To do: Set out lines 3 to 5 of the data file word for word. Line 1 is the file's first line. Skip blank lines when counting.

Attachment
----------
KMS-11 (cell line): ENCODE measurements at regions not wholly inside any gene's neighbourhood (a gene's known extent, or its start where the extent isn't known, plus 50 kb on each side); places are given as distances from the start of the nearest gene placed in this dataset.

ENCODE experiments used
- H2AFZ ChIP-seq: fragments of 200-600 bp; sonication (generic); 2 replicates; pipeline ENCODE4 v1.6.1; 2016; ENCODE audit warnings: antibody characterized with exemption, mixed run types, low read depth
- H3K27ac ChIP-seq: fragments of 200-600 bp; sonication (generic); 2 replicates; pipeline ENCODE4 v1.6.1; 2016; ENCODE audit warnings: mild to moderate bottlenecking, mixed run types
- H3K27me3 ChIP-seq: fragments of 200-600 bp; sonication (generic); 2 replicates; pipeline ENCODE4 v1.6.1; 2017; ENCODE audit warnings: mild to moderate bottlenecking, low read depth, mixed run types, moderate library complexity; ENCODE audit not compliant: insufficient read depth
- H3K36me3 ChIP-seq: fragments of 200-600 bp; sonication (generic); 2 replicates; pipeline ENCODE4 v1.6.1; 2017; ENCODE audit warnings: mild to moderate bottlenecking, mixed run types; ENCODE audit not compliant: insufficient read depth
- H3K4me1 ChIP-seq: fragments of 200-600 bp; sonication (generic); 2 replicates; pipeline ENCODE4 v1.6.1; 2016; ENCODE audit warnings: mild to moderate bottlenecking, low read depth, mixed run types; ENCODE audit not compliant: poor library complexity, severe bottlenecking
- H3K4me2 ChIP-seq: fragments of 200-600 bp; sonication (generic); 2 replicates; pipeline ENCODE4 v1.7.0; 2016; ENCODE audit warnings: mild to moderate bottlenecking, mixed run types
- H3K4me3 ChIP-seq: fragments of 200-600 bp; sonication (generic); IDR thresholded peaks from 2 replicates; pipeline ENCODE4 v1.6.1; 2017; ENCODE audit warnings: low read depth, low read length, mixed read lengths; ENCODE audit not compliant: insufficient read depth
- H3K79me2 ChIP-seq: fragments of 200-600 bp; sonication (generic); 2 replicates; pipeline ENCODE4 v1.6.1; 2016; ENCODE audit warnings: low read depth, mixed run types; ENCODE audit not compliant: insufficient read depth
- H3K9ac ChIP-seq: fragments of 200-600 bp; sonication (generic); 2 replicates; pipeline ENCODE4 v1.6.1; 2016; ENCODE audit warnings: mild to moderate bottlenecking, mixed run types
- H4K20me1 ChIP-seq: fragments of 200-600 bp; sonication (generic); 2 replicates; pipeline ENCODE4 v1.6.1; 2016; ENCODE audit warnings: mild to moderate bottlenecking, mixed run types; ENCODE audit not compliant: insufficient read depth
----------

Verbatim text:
- H2AFZ ChIP-seq: fragments of 200-600 bp; sonication (generic); 2 replicates; pipeline ENCODE4 v1.6.1; 2016; ENCODE audit warnings: antibody characterized with exemption, mixed run types, low read depth
- H3K27ac ChIP-seq: fragments of 200-600 bp; sonication (generic); 2 replicates; pipeline ENCODE4 v1.6.1; 2016; ENCODE audit warnings: mild to moderate bottlenecking, mixed run types
- H3K27me3 ChIP-seq: fragments of 200-600 bp; sonication (generic); 2 replicates; pipeline ENCODE4 v1.6.1; 2017; ENCODE audit warnings: mild to moderate bottlenecking, low read depth, mixed run types, moderate library complexity; ENCODE audit not compliant: insufficient read depth